Regardless of your political persuasion, this should be important to you. The political landscape is always changing. Political issues and social attitudes that were once mainstream are now highly controversial, and can easily get you banned. Anyone that has spent any amount of time on YouTube understands the threat of demonetization very well, but it goes much deeper than that. Many people that would now recoil in disgust at words like ‘retard’ could have easily found themselves using the word casually as recently as ten years ago. On the flip side, some ideas that are more generally agreed upon now, such as the acceptance of gay marriage, were once very unpopular.

Big Tech has not really attempted to hide its political interests as of late. But even if you view that as some kind of paranoid conspiracy, I think you'd have to at least acknowledge that corporations have a financial and social incentive to adhere to mainstream values. Now that means cracking down on things such as ‘homophobia,’ but 10 years ago the roles could have very easily been reversed.

Tech companies are also very sneaky about how they censor people. In fact, it could be happening under your nose without your even realizing it. YouTube has admitted to pushing ahead what they call ‘authoritative sources’ and supressing what they call ‘borderline content’ in their search results. What's to stop them from doing it to your subscription feed? On Twitter, shadow-banning (suppressing the spread of posts) is an open secret.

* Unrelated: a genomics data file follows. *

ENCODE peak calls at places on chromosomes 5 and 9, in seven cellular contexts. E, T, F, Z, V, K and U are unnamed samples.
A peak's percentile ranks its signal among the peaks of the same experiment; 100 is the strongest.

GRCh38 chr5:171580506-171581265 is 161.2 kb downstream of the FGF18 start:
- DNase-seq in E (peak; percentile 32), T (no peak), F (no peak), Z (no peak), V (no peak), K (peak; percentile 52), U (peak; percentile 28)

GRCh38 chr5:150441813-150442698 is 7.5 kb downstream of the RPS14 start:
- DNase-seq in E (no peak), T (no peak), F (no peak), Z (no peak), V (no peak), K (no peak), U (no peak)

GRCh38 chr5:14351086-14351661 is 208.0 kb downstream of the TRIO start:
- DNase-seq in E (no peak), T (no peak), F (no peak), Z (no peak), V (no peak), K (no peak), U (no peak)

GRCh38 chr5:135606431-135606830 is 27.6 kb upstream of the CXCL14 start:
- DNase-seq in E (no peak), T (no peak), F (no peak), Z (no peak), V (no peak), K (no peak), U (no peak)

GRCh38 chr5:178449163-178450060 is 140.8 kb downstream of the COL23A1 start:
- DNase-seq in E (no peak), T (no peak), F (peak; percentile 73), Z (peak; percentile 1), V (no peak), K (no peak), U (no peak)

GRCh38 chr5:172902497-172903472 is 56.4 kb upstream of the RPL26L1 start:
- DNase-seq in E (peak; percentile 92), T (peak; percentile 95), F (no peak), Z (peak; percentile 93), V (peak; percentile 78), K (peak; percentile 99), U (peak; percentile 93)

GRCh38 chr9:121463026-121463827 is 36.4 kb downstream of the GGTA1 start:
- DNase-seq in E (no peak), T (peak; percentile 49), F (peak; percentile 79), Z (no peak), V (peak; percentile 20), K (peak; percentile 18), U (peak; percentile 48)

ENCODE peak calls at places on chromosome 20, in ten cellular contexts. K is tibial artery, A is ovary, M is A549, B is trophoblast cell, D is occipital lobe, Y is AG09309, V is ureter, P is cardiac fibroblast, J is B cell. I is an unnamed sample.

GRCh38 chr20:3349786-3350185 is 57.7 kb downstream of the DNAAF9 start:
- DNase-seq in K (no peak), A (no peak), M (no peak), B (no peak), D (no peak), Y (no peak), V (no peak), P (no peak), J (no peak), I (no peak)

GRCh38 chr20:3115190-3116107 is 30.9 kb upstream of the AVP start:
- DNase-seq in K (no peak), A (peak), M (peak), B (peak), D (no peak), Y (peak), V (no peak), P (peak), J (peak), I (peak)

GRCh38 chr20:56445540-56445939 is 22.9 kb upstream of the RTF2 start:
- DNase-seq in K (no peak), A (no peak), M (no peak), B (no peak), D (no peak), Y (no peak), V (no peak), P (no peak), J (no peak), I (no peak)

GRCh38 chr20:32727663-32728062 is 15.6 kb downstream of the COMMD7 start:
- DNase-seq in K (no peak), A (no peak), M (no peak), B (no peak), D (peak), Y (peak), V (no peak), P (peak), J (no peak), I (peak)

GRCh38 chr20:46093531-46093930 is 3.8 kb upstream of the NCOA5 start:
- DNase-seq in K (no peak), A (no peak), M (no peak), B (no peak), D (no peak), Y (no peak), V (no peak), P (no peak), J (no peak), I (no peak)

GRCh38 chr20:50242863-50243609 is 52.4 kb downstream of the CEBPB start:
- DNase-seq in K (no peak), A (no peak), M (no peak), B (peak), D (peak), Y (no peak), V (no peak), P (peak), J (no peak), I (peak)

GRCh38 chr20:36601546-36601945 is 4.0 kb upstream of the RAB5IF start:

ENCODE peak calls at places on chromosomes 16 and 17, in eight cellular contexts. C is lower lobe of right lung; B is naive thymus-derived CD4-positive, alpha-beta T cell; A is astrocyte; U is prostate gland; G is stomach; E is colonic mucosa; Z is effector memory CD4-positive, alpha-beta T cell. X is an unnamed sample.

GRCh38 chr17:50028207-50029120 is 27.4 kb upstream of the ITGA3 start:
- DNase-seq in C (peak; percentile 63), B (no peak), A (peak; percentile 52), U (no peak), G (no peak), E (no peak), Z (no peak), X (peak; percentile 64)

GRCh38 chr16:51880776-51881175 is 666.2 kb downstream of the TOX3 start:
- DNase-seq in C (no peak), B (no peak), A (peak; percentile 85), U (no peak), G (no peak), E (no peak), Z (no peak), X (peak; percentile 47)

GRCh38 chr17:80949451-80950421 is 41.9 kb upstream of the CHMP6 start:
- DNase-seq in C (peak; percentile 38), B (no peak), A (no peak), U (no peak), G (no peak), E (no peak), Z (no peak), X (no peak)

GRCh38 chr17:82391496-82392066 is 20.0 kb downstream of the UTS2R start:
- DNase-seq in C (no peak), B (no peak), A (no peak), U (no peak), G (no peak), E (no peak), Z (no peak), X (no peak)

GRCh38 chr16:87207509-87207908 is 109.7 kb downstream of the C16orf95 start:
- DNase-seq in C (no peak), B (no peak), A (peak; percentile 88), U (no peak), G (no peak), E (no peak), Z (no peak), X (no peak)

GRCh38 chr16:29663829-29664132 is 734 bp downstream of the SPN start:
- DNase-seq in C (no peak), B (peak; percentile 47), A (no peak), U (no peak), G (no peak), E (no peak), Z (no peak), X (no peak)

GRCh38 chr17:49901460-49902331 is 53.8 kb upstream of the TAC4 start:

If you're interested in an idea that is, has been, or could become controversial, RSS is a must. RSS is just a raw stream of content that isn't beholden to any kind of algorithm or political ideology.

RSS is extensible.

As RSS itself is just mark-up, the end user has lots of freedom over how they choose to organize and consume its content. I think this point is better illustrated through example, which leads us into the next portion of the article:

How do I use RSS?

Note: This tutorial is for the follower, not for the creator of the RSS feed. If you're interested in running your own RSS feed, I'd recommend this video by my friend Denshi.

Getting an RSS feed reader

There are many, many RSS feed readers out there. If none of the readers I've shown here interest you, a quick search will find plenty more options.

The one I use personally is Thunderbird, but mainly just because it doubles as an email client. If you're only interested in RSS, there are better options out there.